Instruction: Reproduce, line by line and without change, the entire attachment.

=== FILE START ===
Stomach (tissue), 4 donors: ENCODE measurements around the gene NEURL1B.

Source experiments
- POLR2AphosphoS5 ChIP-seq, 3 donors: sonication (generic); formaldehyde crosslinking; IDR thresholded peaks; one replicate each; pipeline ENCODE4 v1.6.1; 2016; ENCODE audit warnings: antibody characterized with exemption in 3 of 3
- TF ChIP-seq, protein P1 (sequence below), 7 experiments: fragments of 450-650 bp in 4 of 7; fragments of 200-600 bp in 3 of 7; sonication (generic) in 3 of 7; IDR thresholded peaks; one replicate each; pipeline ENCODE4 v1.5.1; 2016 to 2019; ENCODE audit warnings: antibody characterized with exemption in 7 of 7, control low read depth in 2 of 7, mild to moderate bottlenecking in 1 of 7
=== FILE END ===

Stomach (tissue), 4 donors: ENCODE measurements around the gene NEURL1B.

Source experiments
- POLR2AphosphoS5 ChIP-seq, 3 donors: sonication (generic); formaldehyde crosslinking; IDR thresholded peaks; one replicate each; pipeline ENCODE4 v1.6.1; 2016; ENCODE audit warnings: antibody characterized with exemption in 3 of 3
- TF ChIP-seq, protein P1 (sequence below), 7 experiments: fragments of 450-650 bp in 4 of 7; fragments of 200-600 bp in 3 of 7; sonication (generic) in 3 of 7; IDR thresholded peaks; one replicate each; pipeline ENCODE4 v1.5.1; 2016 to 2019; ENCODE audit warnings: antibody characterized with exemption in 7 of 7, control low read depth in 2 of 7, mild to moderate bottlenecking in 1 of 7